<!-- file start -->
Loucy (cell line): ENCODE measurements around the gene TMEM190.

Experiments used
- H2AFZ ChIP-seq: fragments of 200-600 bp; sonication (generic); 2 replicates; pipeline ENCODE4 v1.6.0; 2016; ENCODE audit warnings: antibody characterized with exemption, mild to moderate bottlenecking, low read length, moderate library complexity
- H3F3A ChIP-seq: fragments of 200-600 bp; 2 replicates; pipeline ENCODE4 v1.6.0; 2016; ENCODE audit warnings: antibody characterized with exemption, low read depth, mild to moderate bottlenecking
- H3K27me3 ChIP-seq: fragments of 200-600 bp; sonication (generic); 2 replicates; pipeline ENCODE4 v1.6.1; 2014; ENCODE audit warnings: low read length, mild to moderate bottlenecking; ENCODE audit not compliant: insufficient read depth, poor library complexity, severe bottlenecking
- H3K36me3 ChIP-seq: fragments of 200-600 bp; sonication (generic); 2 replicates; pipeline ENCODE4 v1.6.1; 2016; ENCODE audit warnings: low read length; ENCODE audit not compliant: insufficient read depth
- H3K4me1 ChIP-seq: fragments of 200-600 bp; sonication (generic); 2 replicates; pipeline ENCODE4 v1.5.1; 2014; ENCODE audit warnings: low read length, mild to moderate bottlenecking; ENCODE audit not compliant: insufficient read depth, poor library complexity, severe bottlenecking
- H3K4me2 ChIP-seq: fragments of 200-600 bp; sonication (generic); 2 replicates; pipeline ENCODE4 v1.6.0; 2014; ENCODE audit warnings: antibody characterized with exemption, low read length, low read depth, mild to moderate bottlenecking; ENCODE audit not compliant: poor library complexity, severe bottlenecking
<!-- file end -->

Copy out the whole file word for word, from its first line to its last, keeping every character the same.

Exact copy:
Loucy (cell line): ENCODE measurements around the gene TMEM190.

Experiments used
- H2AFZ ChIP-seq: fragments of 200-600 bp; sonication (generic); 2 replicates; pipeline ENCODE4 v1.6.0; 2016; ENCODE audit warnings: antibody characterized with exemption, mild to moderate bottlenecking, low read length, moderate library complexity
- H3F3A ChIP-seq: fragments of 200-600 bp; 2 replicates; pipeline ENCODE4 v1.6.0; 2016; ENCODE audit warnings: antibody characterized with exemption, low read depth, mild to moderate bottlenecking
- H3K27me3 ChIP-seq: fragments of 200-600 bp; sonication (generic); 2 replicates; pipeline ENCODE4 v1.6.1; 2014; ENCODE audit warnings: low read length, mild to moderate bottlenecking; ENCODE audit not compliant: insufficient read depth, poor library complexity, severe bottlenecking
- H3K36me3 ChIP-seq: fragments of 200-600 bp; sonication (generic); 2 replicates; pipeline ENCODE4 v1.6.1; 2016; ENCODE audit warnings: low read length; ENCODE audit not compliant: insufficient read depth
- H3K4me1 ChIP-seq: fragments of 200-600 bp; sonication (generic); 2 replicates; pipeline ENCODE4 v1.5.1; 2014; ENCODE audit warnings: low read length, mild to moderate bottlenecking; ENCODE audit not compliant: insufficient read depth, poor library complexity, severe bottlenecking
- H3K4me2 ChIP-seq: fragments of 200-600 bp; sonication (generic); 2 replicates; pipeline ENCODE4 v1.6.0; 2014; ENCODE audit warnings: antibody characterized with exemption, low read length, low read depth, mild to moderate bottlenecking; ENCODE audit not compliant: poor library complexity, severe bottlenecking